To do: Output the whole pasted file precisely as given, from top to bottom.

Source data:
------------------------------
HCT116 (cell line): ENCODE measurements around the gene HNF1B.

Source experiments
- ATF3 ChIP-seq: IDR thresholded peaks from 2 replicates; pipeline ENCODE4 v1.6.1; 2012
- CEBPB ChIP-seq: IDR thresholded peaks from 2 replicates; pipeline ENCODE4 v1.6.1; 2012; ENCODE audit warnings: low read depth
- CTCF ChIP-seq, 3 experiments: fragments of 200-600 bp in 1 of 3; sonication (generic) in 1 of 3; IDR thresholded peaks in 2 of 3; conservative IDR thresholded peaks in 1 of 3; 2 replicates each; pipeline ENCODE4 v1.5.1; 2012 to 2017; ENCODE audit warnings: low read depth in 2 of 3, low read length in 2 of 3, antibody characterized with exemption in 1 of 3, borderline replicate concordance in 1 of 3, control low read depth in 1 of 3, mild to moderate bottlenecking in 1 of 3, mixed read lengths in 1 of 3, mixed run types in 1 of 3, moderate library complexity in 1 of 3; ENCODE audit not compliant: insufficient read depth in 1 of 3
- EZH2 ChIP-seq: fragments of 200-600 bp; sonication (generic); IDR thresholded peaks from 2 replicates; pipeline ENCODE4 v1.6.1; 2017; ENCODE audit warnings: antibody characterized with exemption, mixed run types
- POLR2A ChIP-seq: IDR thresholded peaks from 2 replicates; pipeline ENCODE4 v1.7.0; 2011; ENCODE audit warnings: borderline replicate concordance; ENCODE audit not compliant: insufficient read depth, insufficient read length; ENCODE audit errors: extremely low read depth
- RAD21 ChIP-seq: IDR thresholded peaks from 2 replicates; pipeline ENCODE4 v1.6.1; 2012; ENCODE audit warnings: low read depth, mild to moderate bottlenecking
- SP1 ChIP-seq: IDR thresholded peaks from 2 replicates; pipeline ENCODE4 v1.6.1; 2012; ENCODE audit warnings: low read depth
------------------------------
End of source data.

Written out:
HCT116 (cell line): ENCODE measurements around the gene HNF1B.

Source experiments
- ATF3 ChIP-seq: IDR thresholded peaks from 2 replicates; pipeline ENCODE4 v1.6.1; 2012
- CEBPB ChIP-seq: IDR thresholded peaks from 2 replicates; pipeline ENCODE4 v1.6.1; 2012; ENCODE audit warnings: low read depth
- CTCF ChIP-seq, 3 experiments: fragments of 200-600 bp in 1 of 3; sonication (generic) in 1 of 3; IDR thresholded peaks in 2 of 3; conservative IDR thresholded peaks in 1 of 3; 2 replicates each; pipeline ENCODE4 v1.5.1; 2012 to 2017; ENCODE audit warnings: low read depth in 2 of 3, low read length in 2 of 3, antibody characterized with exemption in 1 of 3, borderline replicate concordance in 1 of 3, control low read depth in 1 of 3, mild to moderate bottlenecking in 1 of 3, mixed read lengths in 1 of 3, mixed run types in 1 of 3, moderate library complexity in 1 of 3; ENCODE audit not compliant: insufficient read depth in 1 of 3
- EZH2 ChIP-seq: fragments of 200-600 bp; sonication (generic); IDR thresholded peaks from 2 replicates; pipeline ENCODE4 v1.6.1; 2017; ENCODE audit warnings: antibody characterized with exemption, mixed run types
- POLR2A ChIP-seq: IDR thresholded peaks from 2 replicates; pipeline ENCODE4 v1.7.0; 2011; ENCODE audit warnings: borderline replicate concordance; ENCODE audit not compliant: insufficient read depth, insufficient read length; ENCODE audit errors: extremely low read depth
- RAD21 ChIP-seq: IDR thresholded peaks from 2 replicates; pipeline ENCODE4 v1.6.1; 2012; ENCODE audit warnings: low read depth, mild to moderate bottlenecking
- SP1 ChIP-seq: IDR thresholded peaks from 2 replicates; pipeline ENCODE4 v1.6.1; 2012; ENCODE audit warnings: low read depth